Jimi Hendrix died in 1970, 40 years ago this September 18. He'd been an internationally known rock musician for four years, which is a longer amount of time than Kurt Cobain and a shorter term than Jim Morrison. Yet all three can sell T-shirts, posters and other memorabilia many times over their brief period in the limelight. Imagine if James Dean ever had a band. Does anyone know why people insist on wearing Che Guevara T-Shirts? I mean, his band was so derivative.
But unlike other rock celebrities who either embraced or railed against fame, Jimi Hendrix went along for the ride and spent as much time in the recording studio recording music as he could. It beat talking to people. Especially all the stoned ones who hung around the Hendrix camp.
In death, this has led to mass confusion. If his short career was mismanaged and filled with confusion then his posthumous career has been a legal team's dream and a family's nightmare. "Experience Hendrix" was founded by Jimi's dad, James "Al" Hendrix, in 1995 and they've helped keep the confusion alive by removing certain albums and releasing others with different backing tracks.
But it's a testament to Hendrix himself that no matter how many overdubs you add or remove it still sounds like Hendrix in the end. Besides, is it more important to have the artifact that was never finished or an album you can listen to without having to make excuses for why someone is humming?
March 9, 2010 is the scheduled release date of Valleys Of Neptune, a twelve-track album of previously unreleased recordings made after Hendrix had completed his final studio album, Electric Ladyland, except for "Mr. Bad Luck," which was recorded during the Axis: Bold As Love sessions and features additional bass and drum recordings from June 5, 1987. The album's closing track, "Crying Blue Rain," also features the same additions from June 5, 1987.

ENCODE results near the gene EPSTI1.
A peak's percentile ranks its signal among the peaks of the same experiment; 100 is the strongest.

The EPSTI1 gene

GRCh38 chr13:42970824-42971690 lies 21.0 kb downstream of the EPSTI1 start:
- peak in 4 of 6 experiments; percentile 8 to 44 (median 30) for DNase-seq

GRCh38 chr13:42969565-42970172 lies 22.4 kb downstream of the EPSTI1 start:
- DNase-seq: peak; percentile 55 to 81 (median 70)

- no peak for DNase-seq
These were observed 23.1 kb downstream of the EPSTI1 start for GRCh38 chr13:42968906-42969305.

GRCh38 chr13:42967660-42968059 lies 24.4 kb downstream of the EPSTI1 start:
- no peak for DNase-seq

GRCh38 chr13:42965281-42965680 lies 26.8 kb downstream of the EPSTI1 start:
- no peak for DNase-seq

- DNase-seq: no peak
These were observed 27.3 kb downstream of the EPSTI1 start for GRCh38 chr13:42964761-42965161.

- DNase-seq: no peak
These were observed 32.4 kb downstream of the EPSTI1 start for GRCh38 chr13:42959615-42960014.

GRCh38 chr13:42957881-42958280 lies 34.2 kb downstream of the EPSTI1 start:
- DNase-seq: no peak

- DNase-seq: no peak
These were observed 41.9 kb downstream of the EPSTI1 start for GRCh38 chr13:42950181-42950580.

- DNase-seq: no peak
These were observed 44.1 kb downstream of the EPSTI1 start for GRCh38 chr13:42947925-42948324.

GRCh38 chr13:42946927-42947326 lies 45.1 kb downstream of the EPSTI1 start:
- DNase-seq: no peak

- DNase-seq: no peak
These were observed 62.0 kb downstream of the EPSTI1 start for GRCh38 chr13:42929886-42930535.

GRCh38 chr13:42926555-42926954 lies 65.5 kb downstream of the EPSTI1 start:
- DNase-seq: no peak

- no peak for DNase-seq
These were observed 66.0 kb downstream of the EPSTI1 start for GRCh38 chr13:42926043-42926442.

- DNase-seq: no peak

Oh well. In an attempt to bring everybody under the BIG TENT, how about ten observations that we can all agree on?
10) He Played The Electric Guitar: Well, it's true. I may be understating the case, since I know many people who can't even play a correct chord who consider themselves a guitar player. Hendrix wasn't one of those. He was one of the others.
9) He Recorded Three Studio Albums While Alive: Considering all the options out there, it's difficult to realize that only Are You Experienced?, Axis: Bold As Love and Electric Ladyland were studio albums recorded and released while Hendrix was alive and able to give his final OK. Everything else is guesswork, period.
8) He Burned His Guitar Onstage: Watch the tape from the Monterey Pop Festival and there he is burning his guitar. I'm not sure why this seems relevant, but along with the Who, who smashed up their equipment at the same festival, it was as if the music wasn't enough. If the Association or Simon and Garfunkel had been aware of this upping of the theatrical ante maybe they would've had one of their members killed as a human sacrifice. In which case, who wins Simon or Garfunkel? Rock music is dangerous, kids!
6) The Recordings He Left Behind Have Made Things Extremely Confusing: Ask any Hendrix fan about albums such as Crash Landing, War Heroes or In The West and the explanations get pretty convoluted. Yes, there are great moments but...It's made being a true Jimi Hendrix fan a full time job and a full-time nightmare. In this case, I take three. Three pills? Well, yes.
4) He Never Witnessed His Artistic Decline: It would've happened. Anyone who lives to old age and still continues to do what they love will eventually face the point of lower returns. Or at least hit a rut or two. If there is any silver lining in living a short life besides paying less taxes, it is probably the fact that you don't have to watch yourself become progressively worse at anything. Unless you're a late-bloomer like me and intend on being "less horrible" as time goes on.
2) He Died A Typical Tragic Rock Death: The fact that there are still conspiracy theories over who wanted Hendrix dead, how he actually died and the idea that he wasn't even close to thirty make for a great movie (where is it, Oliver Stone?), a great legacy and a sad, tragic life. And Postal Workers think they have it bad?
- Jimi Hendrix